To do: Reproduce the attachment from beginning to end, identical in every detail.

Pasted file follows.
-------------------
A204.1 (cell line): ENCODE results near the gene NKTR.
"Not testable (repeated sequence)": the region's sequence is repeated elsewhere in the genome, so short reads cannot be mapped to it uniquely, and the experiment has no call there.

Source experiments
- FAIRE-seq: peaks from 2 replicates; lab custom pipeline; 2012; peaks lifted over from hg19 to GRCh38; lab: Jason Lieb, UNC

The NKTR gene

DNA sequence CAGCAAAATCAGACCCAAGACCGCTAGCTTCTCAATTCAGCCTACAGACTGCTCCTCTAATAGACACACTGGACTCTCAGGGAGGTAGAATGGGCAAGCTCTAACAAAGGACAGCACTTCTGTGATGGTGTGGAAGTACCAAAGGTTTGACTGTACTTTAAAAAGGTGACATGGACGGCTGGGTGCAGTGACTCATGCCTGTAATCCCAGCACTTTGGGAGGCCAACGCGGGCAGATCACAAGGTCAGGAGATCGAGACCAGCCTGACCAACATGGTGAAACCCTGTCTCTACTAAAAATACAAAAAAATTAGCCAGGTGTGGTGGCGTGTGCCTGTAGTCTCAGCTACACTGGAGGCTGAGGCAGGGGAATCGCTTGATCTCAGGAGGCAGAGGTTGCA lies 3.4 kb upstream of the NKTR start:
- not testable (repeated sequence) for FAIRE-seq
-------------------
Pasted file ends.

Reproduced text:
A204.1 (cell line): ENCODE results near the gene NKTR.
"Not testable (repeated sequence)": the region's sequence is repeated elsewhere in the genome, so short reads cannot be mapped to it uniquely, and the experiment has no call there.

Source experiments
- FAIRE-seq: peaks from 2 replicates; lab custom pipeline; 2012; peaks lifted over from hg19 to GRCh38; lab: Jason Lieb, UNC

The NKTR gene

DNA sequence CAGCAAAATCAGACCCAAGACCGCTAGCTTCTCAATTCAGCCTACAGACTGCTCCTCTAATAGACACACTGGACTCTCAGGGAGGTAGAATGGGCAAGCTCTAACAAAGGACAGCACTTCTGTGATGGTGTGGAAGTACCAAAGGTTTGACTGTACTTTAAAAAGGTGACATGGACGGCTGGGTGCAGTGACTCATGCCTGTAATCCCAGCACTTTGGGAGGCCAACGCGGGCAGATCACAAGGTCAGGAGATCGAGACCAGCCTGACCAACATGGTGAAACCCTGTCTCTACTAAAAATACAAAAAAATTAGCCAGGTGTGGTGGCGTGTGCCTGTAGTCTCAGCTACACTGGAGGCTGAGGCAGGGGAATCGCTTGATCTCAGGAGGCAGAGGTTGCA lies 3.4 kb upstream of the NKTR start:
- not testable (repeated sequence) for FAIRE-seq